How to Combat Stress Eating

When we don’t manage our stress well, it can lead to issues with our health, including an expanded waistline. There are biological and emotional reasons why we reach for food when we’re stressed. Understanding how stress affects our bodies, and our eating, is the best way to combat stress eating. David Knieriem, MD, a family medicine doctor with ProMedica Physicians, answers some basic questions regarding stress eating.

Why does stress make me eat?

Eating is the body’s natural reaction to stress. In prehistoric times, dangerous situations – such as an encounter with a wild animal – would trigger a human’s “fight or flight” response. This would release two hormones: adrenaline and cortisol.

Adrenaline allows your body to get more oxygen to the lungs, increasing physical performance for short bursts of time. Once the stress of the danger passes, cortisol is released, increasing your appetite and fatigue.

Today, our body works the same, but the stress factors have changed. Although you aren’t fending off or fleeing from wild animals, an argument or stressful phone call still creates the same “fight or flight” response. When the stressful situation has passed, increased cortisol makes you hungry, even if you haven’t used much energy.

The foods we crave while stressed often include carbohydrates and sugars, which provide quick energy. Unfortunately, this can lead to unhealthy choices such as chips and sweets, which can eventually mean weight gain or obesity.

How else does stress affect my body?

Stress is your body’s natural reaction to high-pressure situations. Experiencing stress for a long period of time can have a negative impact on your health. In addition to weight gain, stress can lead to:

  • High blood pressure
  • High heart rate
  • Changes in metabolism
  • Changes in blood flow to your muscles
  • Insomnia
  • Headaches
  • Backaches
  • Digestion problems, such as diarrhea or constipation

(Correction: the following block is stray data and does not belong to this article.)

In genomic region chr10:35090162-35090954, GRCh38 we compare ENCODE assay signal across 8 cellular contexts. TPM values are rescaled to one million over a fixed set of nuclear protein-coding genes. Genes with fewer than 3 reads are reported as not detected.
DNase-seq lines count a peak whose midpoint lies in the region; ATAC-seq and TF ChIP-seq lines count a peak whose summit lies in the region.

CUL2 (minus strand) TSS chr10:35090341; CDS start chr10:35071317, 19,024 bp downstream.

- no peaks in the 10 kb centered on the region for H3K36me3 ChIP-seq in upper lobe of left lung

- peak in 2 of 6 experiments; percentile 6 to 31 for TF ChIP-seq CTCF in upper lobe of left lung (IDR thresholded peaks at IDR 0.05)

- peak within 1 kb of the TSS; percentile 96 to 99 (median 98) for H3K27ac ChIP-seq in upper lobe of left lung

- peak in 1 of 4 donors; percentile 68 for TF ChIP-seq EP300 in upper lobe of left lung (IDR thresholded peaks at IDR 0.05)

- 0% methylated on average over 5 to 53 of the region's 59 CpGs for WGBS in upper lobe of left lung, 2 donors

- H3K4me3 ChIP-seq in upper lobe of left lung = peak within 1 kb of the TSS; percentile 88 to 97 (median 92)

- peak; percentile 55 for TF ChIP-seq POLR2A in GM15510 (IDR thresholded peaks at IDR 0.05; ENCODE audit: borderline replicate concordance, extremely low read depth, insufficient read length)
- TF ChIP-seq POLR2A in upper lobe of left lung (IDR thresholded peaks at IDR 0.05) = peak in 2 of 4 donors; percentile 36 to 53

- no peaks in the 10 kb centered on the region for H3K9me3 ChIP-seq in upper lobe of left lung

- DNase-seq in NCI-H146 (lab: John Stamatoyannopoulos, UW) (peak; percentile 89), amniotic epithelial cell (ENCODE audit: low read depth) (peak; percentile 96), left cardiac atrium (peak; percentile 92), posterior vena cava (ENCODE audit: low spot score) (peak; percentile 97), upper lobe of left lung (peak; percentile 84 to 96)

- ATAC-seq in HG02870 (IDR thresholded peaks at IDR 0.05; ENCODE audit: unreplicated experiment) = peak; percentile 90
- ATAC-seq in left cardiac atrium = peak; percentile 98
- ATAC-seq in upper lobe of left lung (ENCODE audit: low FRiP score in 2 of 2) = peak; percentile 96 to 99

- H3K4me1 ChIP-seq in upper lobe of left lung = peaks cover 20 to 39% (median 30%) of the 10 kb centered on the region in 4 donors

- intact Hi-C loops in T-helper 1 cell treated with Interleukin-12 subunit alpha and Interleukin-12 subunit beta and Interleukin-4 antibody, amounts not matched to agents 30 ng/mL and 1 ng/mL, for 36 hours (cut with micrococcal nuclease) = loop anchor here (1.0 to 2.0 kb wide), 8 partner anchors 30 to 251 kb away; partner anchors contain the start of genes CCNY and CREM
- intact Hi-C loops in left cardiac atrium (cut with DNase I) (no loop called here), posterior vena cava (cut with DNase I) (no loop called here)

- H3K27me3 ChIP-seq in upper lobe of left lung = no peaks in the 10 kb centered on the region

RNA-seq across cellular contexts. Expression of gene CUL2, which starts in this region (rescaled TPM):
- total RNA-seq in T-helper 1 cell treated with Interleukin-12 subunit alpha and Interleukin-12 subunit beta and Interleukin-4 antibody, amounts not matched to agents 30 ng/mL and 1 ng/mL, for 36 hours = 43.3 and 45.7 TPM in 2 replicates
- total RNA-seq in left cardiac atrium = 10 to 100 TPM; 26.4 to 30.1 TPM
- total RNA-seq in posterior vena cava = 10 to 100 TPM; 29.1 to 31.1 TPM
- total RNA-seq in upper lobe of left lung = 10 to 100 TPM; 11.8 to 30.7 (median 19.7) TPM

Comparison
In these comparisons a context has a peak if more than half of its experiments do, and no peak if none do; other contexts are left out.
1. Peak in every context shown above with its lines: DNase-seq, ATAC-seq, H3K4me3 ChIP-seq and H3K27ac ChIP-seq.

How can I stop stress eating?

Helping your body relax will help stop your body’s response to stress, and will ultimately curb your stress eating. Try to identify stressful situations and avoid them when possible.

Sometimes, stress can’t be avoided. Job worries, financial problems, busy schedules, and other commitments can contribute to rising stress. People may also experience stress internally, when they are not living up to their own expectations related to values, goals and self-image.

Here are some tips for managing stress:

Breathe.

Making an effort to breathe in a slow and gentle pattern can calm the automatic nervous system and make you feel more relaxed.Try our 5-minute meditation for beginners.

Sleep.

Getting at least six to eight hours of sleep each night helps refresh and relax your body. Here are 10 ways to get a better night’s sleep.

Exercise.

Physical activity can boost your endorphins, clear your mind and improve sleep.

Eat nutritious foods.

Sugary and fatty foods deplete your body of nutrients and can affect your mood negatively. Reach for a healthy alternative, such as crunchy carrots to relieve tension or a banana to satisfy your sweet tooth. Click here for healthy recipes.

Find support.

Surround yourself with supportive people who can help you with the stressful situations you are experiencing.

Avoid nicotine; use caffeine and alcohol in moderation.

These substances may make you feel better initially, but their effects can make you feel worse and lead to long-term health problems.

Managing stress can be difficult. Finding ways to reduce and manage stress can help you take charge of your stress and your eating. If you’re experiencing chronic stress, talk with your primary care physician.

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